RIP Lorenzo Semple Jr., King of the Camp Classic Reimagining
Long before nerd culture became completely post-modern and self aware, Lorenzo Semple Jr. was pioneering the art.
Oh, sure, in cinema circles the screenwriter is probably most revered for movies like The Parallax View and 3 Days of the Condor…both inspirations for the new Captain America movie, as it turns out.
But to me he was the master of one very specific form – the rebooting of classic properties in ways kids could love on an adventure level and adults could enjoy for their campiness. 1966 Batman. 1980 Flash Gordon. 1976 King Kong. Sean Connery’s aging James Bond in Never Say Never Again. On the one hand, yes, like today, Hollywood was churning out cynical, cash-grab remakes. But in his hands, with action scenes big enough to please the fans and subtle social satire buried in campy jokes that only parents would appreciate, he turned the brand-name product into a treasure that would grow up with you. I suspect there is not a person reading this site today who didn’t have that experience with at least one of the major nerd properties he had a hand in.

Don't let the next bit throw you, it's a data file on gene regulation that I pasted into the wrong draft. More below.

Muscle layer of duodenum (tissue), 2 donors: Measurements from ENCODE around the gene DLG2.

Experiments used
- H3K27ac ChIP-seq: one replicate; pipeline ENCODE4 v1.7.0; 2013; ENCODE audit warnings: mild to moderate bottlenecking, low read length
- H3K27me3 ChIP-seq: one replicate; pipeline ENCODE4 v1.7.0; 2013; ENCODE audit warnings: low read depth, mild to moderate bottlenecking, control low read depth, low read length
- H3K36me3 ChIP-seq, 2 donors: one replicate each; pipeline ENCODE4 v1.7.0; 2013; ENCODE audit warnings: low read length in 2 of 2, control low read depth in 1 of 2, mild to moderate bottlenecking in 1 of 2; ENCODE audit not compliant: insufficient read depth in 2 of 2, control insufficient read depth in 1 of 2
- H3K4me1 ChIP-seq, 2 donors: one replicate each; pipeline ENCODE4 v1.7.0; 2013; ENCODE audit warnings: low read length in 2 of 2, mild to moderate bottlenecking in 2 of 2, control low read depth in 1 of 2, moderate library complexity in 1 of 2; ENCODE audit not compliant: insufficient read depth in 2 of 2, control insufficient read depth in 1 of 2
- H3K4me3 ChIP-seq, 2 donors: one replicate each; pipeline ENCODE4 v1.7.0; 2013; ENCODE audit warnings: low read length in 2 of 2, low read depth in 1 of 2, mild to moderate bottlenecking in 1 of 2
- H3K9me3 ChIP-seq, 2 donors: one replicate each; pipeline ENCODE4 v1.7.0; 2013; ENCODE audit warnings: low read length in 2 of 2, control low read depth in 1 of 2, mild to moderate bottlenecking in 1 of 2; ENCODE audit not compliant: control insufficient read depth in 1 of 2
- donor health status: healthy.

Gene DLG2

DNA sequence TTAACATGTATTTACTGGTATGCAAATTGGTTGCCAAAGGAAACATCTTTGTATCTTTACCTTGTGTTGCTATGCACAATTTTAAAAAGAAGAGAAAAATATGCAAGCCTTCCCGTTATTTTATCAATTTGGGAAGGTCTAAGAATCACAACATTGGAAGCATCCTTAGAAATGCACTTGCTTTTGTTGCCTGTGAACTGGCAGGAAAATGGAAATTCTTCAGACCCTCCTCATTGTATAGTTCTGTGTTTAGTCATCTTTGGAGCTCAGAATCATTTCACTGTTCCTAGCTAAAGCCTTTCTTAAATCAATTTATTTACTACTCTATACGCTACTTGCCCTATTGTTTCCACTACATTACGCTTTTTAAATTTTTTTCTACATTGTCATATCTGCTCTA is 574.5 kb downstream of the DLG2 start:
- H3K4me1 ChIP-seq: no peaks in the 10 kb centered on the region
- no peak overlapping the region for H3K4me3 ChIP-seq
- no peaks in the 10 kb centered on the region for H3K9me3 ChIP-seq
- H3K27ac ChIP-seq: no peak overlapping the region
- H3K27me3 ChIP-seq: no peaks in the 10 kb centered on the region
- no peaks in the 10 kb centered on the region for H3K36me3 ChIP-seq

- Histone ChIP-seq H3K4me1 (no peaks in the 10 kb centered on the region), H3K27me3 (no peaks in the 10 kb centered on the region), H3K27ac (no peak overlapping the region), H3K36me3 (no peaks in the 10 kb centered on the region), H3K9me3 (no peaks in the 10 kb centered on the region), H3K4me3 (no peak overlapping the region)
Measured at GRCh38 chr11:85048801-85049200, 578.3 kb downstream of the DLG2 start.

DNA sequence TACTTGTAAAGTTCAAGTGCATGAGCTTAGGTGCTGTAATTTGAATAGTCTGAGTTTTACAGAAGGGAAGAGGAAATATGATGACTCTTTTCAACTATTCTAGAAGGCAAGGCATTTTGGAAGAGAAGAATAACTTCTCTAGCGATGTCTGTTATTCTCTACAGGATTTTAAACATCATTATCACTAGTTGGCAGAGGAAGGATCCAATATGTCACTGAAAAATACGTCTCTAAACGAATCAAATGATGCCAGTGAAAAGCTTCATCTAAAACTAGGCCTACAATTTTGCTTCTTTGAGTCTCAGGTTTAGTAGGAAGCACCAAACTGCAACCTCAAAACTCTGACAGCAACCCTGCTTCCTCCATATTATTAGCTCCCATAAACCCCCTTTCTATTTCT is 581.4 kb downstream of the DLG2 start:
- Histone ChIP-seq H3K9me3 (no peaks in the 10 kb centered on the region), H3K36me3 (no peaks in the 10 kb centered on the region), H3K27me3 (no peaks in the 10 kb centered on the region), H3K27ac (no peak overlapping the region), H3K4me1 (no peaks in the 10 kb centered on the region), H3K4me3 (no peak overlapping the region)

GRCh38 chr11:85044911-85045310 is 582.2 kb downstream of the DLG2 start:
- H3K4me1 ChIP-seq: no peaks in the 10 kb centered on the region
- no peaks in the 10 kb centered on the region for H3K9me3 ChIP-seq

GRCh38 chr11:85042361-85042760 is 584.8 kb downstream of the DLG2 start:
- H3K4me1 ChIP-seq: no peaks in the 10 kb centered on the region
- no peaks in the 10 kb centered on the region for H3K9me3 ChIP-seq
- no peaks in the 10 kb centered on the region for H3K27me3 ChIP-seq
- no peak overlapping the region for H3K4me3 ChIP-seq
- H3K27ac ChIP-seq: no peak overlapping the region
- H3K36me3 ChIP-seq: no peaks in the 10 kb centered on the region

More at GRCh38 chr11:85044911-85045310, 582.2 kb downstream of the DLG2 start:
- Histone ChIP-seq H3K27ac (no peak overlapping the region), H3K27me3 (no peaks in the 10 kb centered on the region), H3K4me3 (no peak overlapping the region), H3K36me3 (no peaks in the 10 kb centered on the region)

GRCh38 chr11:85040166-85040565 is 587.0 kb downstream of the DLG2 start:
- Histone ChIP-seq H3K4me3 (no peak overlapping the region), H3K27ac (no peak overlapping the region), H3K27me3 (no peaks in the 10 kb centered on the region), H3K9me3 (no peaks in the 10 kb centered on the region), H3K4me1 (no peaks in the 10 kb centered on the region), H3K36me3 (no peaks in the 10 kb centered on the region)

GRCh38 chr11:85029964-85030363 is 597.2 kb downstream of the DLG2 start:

He could certainly teach today’s screenwriters and filmmakers a thing or two – Seth Macfarlane, who made a whole subplot in Ted about Flash Gordon and regularly employs Adam West, is at least attempting to follow in his footsteps…but ironically enough, gets the satire aspect while missing those good old-fashioned values on which we used to rely.
We had a mutual friend at one point, but the introduction was never made because apparently he wasn’t all that comfortable around strangers. He could never be one to me, nor, I suspect, to many of you, even if you didn’t know his name before now.
Farewell, old chum.